“There is need to generate more awareness about the exemptions provided and to increase collaboration for all parties involved in the process such as the Ministry of Health, Ministry of Justice and Police among others,” Mugabe said

Before 2012, abortion was illegal in Rwanda, and those who terminated pregnancies illegally were punished.

A study conducted in 2012 by Health Development Initiative (HDI) estimated that as of 2009, 14 abortions occurred per 100 live births.

In 2009, Health Development Initiative embarked on a campaign advocating for the decriminalization of abortion so that it ceases to be a barrier to women’s health.

Leaders of the advocacy campaign succeeded in persuading decision-makers to revise the penal code on abortion.


Theresphore Nzabazimana the Programmes Director, HDI says that in Africa, 60 percent of unsafe abortions are among girls aged twenty five and younger.

He says that nearly 67,000 women, mostly the poor women from developing countries die every year from unsafe abortion, and most of them are girls.

He says that the fact that induced abortion is illegal doesn’t stop girls from aborting.

“As of 2009, unintended pregnancies were 47 percent and an estimated 22 percent of those pregnancies ended up in induced abortions. Two thirds of women who die having abortions are between the age of fifteen and thirty,” he says.

However, 2644 cases were referred for pregnancy termination between July 2012 to June 2014 and most cases were due to medical conditions, fetal impairment, and health of a mother, there was only one case of a pregnancy terminated due to pregnancy after rape where the victim had a court order.

Since the majority of sexual violence cases are against minors and most cases of abortions involve those under the age of 25, this indicates that most of these girls go for unsafe abortion which exposes them to life threatening risks including death.

Last month, Health Development Initiative organised a workshop for journalists on access to information on legal abortion services with the objective of making the public especially women and girls aware of the law on abortion.



I say: What can be done to expedite the process of legal abortions?

Hervé Kimenyi, Comedian

Hervé Kimenyi

How is someone expected to prove that they were abused? The legal process itself would take months. In the meantime, the baby is growing. This whole debate should be about women’s choices. There are no half measures when it comes to that. It’s not about abortion. It’s about the right for a woman to make decisions about her body and sexuality the way she sees fit.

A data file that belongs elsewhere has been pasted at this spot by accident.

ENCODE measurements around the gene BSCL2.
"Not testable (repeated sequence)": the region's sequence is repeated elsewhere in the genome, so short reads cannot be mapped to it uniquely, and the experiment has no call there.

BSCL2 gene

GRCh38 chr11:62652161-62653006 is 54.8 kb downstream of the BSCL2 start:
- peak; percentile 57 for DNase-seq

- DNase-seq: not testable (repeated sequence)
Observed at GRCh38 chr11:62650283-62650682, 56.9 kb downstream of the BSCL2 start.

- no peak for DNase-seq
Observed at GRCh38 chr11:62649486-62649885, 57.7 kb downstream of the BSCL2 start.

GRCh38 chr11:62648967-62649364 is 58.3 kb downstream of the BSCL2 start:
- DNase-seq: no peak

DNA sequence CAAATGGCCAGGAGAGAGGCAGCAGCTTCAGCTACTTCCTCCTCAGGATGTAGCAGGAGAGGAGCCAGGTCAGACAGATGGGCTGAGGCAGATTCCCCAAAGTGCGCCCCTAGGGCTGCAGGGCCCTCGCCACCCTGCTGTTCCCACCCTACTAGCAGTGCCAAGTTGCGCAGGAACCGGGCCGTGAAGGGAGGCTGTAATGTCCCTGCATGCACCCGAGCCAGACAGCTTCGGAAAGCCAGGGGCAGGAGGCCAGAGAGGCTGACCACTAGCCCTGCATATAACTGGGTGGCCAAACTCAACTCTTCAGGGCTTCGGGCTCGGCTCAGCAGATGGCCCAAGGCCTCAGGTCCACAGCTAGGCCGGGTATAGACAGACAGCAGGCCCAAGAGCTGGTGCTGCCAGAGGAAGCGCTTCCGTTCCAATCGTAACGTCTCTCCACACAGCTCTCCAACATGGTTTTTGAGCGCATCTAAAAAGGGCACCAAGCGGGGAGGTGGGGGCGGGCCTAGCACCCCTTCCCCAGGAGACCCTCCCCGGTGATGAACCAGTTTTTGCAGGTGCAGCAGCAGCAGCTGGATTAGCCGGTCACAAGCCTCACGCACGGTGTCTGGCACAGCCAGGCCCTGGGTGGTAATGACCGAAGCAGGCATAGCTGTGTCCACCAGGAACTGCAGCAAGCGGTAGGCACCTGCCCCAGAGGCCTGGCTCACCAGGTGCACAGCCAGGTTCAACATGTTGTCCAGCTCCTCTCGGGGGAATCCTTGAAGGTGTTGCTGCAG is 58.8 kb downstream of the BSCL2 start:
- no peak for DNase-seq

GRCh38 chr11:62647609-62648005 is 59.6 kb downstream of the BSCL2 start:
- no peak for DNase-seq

Davis Mugisha, Accountant

Davis Mugisha

It’s hard to prove rape and abuse especially for girls that are raped by their fathers. Culturally, people fear the stigma. The best approach would be to first sensitize people about being open with information and the rest will follow.

Maliza Abwooli, Marketing Consultant

Maliza Abwooli

I know people who get raped and out of fear of stigma, they don’t say a word. Months down the road they discover they’re pregnant. How does this law help such a person? I think people should be given educative information such that they make an informed decision.

Joyce Nyirabagande

Joyce Nyirabagande

Carrying a baby of a relative, that would be a disgrace not only to me but to my family and society. I don’t support abortion at all, since I consider it a terrible act to an innocent human being. However, in such incidences where someone’s relative gets one pregnant; you’re left with no other choice than to abort as long as it’s legally permitted.

Oliver Tuyishenge

Oliver Tuyishenge

It would not only be embarrassing to the person pregnant but also as Rwandans, we all know that for instance, carrying a relative’s baby is against our culture. Eventually, it’s the combination of all such unbearable circumstance that makes abortion the only resort to what I call a misfortune.  As long as that abortion is backed up legally.

Compiled by Dennis Agaba